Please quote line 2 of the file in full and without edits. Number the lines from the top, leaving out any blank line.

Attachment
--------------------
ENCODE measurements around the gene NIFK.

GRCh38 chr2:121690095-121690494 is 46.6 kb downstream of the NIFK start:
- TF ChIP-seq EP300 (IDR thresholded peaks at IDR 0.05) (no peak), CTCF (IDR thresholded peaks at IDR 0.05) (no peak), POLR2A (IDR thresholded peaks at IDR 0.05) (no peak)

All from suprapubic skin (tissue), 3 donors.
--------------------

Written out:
GRCh38 chr2:121690095-121690494 is 46.6 kb downstream of the NIFK start: